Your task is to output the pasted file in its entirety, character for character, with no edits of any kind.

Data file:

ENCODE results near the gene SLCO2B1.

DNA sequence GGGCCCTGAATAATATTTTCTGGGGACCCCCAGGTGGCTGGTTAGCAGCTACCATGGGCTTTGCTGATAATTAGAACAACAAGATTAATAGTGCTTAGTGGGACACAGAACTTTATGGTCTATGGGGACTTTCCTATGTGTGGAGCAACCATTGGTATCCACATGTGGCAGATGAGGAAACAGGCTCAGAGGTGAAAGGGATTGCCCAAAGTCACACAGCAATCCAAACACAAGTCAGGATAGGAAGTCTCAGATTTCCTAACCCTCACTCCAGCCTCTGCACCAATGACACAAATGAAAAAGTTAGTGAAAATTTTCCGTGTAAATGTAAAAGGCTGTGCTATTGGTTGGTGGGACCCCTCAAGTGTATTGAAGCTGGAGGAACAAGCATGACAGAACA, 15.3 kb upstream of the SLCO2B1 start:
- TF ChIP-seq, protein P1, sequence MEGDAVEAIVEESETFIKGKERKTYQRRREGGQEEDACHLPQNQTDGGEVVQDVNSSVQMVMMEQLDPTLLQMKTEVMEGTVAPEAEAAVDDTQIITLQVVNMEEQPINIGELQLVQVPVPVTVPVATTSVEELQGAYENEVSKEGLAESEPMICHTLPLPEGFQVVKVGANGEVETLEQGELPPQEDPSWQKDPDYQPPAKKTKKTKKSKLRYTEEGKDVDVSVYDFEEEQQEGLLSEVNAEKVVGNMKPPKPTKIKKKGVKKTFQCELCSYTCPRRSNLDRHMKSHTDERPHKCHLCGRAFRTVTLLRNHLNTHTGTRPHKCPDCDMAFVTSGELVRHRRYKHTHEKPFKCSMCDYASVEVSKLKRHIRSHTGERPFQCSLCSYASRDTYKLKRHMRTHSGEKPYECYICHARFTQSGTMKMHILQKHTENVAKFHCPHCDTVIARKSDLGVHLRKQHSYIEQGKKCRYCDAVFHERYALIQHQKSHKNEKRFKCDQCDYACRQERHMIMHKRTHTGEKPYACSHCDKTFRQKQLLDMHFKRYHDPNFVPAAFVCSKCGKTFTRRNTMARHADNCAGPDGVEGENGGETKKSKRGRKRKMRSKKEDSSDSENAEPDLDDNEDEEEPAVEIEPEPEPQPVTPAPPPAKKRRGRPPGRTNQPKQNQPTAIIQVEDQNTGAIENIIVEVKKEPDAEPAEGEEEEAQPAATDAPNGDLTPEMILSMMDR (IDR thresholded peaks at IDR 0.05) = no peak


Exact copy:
ENCODE results near the gene SLCO2B1.

DNA sequence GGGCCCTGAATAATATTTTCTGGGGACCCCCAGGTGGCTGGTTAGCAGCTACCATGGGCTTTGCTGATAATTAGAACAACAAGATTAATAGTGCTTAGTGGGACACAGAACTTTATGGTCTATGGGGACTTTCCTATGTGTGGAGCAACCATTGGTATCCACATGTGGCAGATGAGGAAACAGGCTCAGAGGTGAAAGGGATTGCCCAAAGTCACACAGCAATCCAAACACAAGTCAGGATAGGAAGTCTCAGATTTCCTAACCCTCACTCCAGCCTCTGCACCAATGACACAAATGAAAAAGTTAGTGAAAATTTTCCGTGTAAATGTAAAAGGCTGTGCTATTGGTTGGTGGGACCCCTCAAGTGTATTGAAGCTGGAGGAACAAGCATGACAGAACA, 15.3 kb upstream of the SLCO2B1 start:
- TF ChIP-seq, protein P1, sequence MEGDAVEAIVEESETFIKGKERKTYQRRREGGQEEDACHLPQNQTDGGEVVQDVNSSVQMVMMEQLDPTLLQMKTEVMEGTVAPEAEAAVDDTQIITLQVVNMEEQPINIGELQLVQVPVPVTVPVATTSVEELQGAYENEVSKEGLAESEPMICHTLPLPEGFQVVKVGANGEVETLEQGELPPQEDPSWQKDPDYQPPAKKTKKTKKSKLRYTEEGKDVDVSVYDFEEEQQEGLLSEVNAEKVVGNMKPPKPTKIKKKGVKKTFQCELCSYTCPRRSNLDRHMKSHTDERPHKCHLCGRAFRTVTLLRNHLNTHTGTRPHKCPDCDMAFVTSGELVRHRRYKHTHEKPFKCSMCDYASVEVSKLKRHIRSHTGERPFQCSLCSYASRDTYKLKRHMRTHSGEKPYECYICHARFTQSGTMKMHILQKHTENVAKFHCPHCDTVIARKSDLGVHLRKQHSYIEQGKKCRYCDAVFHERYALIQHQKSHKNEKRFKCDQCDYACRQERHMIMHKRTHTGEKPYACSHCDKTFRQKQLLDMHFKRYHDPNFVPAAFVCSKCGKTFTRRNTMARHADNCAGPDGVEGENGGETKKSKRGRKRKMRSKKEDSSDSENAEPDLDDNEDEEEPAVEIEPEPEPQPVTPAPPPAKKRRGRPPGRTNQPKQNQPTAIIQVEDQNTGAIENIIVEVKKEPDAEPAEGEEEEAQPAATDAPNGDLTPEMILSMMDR (IDR thresholded peaks at IDR 0.05) = no peak